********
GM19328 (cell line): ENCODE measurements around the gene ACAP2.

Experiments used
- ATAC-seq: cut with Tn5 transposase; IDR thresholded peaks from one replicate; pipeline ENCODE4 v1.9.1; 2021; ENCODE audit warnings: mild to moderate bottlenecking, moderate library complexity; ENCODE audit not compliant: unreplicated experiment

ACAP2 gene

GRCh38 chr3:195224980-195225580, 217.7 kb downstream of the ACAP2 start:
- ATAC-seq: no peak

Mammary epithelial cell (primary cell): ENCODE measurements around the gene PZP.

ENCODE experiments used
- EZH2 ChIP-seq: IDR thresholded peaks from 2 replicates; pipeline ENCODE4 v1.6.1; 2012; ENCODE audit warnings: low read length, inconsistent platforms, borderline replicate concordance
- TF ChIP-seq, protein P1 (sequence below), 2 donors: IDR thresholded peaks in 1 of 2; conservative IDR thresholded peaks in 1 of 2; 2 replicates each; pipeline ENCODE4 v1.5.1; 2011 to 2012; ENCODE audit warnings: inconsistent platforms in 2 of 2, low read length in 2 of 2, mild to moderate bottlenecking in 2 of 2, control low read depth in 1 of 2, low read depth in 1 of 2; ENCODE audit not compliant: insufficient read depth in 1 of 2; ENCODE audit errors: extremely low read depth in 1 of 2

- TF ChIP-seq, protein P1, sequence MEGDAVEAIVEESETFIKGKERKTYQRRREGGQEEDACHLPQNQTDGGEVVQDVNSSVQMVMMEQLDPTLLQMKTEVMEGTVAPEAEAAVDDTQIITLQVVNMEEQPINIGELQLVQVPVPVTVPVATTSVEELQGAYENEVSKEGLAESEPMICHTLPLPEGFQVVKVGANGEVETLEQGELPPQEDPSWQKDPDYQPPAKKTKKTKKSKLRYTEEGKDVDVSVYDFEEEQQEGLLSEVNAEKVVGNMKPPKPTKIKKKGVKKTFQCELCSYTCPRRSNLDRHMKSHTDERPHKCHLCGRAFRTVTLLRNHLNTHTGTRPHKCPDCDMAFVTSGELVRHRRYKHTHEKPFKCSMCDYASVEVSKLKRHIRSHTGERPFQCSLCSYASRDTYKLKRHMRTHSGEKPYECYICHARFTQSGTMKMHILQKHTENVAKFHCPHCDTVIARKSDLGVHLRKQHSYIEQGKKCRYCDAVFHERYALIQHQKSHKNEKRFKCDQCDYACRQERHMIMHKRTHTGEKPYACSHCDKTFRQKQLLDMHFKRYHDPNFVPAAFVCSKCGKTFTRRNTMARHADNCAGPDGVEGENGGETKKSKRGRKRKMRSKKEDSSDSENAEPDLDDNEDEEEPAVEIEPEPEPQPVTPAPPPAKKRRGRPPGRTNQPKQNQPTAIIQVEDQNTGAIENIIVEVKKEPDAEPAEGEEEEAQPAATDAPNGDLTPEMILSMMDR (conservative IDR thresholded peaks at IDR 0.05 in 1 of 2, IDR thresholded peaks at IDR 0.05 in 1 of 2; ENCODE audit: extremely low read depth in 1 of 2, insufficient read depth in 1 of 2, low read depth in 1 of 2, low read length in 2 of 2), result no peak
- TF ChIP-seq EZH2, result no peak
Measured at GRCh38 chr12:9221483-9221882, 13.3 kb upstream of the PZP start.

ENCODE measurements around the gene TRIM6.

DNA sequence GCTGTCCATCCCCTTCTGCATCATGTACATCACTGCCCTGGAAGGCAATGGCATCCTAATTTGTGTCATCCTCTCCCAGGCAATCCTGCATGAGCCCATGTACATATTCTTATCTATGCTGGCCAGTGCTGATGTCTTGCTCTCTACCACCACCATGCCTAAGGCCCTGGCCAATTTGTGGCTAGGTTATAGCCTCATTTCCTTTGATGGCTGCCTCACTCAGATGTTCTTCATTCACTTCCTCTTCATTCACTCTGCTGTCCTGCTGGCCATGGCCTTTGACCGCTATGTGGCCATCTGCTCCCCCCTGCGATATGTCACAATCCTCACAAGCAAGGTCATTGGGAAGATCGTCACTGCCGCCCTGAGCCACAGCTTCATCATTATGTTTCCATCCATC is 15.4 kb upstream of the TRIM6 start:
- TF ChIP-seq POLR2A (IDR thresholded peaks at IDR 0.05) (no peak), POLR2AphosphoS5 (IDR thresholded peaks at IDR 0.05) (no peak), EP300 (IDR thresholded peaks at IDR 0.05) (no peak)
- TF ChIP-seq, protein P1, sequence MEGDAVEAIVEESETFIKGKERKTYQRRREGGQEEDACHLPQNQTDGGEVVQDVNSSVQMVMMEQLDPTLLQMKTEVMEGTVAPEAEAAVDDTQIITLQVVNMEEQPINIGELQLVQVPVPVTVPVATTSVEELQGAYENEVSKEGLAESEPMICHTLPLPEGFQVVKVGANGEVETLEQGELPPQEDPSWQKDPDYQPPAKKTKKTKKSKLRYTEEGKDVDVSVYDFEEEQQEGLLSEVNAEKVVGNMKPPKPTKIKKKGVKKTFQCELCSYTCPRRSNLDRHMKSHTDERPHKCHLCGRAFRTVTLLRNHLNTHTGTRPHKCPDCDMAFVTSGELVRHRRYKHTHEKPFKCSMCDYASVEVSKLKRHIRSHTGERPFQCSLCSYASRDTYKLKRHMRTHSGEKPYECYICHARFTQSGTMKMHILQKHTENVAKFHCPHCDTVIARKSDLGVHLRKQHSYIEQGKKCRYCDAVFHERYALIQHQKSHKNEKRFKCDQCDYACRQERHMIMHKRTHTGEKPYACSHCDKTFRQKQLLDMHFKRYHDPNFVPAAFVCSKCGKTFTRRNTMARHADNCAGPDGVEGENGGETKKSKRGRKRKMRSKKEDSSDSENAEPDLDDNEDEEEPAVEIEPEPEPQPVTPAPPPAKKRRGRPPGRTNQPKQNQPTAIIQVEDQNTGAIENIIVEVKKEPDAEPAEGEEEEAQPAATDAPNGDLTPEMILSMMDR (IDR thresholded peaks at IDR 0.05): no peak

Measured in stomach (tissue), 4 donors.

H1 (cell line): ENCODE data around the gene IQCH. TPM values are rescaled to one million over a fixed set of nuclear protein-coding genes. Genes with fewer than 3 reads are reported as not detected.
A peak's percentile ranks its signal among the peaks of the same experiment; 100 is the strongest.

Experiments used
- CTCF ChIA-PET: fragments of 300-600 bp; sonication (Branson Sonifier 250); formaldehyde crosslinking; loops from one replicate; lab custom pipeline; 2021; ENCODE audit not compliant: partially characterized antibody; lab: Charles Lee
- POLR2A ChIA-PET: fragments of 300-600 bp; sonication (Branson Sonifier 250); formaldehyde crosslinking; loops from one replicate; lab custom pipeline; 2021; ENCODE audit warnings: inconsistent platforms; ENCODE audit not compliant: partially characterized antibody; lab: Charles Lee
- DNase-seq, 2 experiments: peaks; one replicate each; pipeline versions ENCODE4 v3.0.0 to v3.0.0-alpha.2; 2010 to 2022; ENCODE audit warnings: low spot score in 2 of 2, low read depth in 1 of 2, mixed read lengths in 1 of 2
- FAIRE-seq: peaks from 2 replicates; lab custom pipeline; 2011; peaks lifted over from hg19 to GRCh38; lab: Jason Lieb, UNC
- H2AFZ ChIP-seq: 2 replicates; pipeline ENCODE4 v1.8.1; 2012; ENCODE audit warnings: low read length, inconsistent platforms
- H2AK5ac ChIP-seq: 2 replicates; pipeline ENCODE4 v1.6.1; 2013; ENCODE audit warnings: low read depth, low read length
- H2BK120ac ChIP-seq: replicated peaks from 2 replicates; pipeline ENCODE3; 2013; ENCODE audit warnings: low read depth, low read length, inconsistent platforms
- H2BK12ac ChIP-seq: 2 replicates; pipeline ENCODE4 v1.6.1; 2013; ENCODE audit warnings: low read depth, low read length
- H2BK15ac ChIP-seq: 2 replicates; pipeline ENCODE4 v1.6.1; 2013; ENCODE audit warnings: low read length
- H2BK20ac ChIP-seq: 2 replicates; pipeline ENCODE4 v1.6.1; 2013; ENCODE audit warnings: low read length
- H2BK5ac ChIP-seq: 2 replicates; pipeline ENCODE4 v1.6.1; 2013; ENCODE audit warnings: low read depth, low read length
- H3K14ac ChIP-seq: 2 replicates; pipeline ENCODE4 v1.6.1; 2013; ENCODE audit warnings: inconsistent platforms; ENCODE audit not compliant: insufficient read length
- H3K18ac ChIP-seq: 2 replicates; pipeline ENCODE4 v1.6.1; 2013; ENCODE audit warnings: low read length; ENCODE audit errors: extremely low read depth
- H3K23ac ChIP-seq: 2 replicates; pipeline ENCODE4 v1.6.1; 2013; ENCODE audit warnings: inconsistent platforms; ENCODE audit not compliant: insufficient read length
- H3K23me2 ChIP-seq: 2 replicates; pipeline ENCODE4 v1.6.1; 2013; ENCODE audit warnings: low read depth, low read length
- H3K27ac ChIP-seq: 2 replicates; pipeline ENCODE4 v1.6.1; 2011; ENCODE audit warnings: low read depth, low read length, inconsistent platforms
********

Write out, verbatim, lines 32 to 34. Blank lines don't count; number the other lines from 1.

- H2BK5ac ChIP-seq: 2 replicates; pipeline ENCODE4 v1.6.1; 2013; ENCODE audit warnings: low read depth, low read length
- H3K14ac ChIP-seq: 2 replicates; pipeline ENCODE4 v1.6.1; 2013; ENCODE audit warnings: inconsistent platforms; ENCODE audit not compliant: insufficient read length
- H3K18ac ChIP-seq: 2 replicates; pipeline ENCODE4 v1.6.1; 2013; ENCODE audit warnings: low read length; ENCODE audit errors: extremely low read depth